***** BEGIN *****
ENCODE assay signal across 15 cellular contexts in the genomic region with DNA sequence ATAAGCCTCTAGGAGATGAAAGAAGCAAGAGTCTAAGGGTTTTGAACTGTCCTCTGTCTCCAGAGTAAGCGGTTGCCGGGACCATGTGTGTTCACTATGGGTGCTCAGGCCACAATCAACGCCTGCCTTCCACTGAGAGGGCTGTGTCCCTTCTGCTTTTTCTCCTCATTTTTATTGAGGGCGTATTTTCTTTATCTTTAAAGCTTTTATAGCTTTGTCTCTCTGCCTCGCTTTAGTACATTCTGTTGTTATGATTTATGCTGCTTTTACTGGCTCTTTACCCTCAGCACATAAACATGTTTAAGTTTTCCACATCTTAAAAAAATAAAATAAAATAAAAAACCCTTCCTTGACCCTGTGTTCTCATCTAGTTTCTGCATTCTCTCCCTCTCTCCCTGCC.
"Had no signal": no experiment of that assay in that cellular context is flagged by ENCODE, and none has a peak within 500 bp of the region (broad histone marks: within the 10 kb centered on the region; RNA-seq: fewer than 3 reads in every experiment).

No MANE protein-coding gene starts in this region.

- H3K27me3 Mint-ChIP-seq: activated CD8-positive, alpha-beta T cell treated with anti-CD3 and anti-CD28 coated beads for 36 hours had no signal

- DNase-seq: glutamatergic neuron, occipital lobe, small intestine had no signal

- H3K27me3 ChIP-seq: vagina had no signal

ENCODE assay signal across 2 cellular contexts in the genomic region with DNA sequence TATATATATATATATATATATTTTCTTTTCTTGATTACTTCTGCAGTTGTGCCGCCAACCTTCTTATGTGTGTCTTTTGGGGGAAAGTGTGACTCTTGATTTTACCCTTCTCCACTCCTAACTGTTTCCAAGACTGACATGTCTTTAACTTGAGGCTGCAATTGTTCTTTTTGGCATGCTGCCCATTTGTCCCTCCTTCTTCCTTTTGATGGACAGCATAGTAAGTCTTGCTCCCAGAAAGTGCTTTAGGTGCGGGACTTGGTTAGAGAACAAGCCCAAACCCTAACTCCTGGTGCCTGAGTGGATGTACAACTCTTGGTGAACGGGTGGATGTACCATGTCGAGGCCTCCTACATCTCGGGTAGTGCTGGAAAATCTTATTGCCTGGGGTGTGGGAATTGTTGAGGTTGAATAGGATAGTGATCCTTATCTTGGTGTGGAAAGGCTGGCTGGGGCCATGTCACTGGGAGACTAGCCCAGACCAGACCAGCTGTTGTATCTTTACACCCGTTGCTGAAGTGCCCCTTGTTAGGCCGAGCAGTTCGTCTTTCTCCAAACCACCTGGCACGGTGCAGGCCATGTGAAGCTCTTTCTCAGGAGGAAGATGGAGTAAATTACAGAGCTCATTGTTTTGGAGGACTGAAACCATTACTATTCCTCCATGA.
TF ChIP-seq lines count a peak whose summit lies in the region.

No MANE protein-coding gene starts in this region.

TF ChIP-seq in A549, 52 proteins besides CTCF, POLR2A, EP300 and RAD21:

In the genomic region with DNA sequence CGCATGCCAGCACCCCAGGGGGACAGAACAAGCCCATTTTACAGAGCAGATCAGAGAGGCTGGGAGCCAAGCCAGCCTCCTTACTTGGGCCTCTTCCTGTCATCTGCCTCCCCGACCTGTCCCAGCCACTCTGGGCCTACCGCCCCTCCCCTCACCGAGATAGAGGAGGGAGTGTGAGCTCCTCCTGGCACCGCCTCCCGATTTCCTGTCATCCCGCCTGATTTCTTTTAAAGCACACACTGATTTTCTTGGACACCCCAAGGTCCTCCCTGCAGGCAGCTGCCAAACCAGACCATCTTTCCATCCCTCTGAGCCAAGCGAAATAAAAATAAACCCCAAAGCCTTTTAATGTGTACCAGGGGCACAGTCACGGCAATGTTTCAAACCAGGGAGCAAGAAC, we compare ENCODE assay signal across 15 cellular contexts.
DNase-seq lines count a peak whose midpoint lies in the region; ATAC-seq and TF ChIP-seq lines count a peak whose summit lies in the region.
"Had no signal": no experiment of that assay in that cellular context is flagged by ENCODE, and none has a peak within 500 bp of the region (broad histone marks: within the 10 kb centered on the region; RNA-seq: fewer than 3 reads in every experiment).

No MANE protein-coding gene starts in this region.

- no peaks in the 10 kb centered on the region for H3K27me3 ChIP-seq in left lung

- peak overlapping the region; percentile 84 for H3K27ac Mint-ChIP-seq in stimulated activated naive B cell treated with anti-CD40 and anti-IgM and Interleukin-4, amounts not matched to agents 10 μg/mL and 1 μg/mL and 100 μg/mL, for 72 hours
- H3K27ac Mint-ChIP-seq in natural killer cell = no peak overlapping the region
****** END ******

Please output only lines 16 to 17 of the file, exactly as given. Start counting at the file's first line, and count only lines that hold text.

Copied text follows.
- peak overlapping the region; percentile 84 for H3K27ac Mint-ChIP-seq in stimulated activated naive B cell treated with anti-CD40 and anti-IgM and Interleukin-4, amounts not matched to agents 10 μg/mL and 1 μg/mL and 100 μg/mL, for 72 hours
- H3K27ac Mint-ChIP-seq in natural killer cell = no peak overlapping the region